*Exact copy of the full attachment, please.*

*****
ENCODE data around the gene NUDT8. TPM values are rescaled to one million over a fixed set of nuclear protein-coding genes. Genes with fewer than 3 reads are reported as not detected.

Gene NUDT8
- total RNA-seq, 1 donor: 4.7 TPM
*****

ENCODE data around the gene NUDT8. TPM values are rescaled to one million over a fixed set of nuclear protein-coding genes. Genes with fewer than 3 reads are reported as not detected.

Gene NUDT8
- total RNA-seq, 1 donor: 4.7 TPM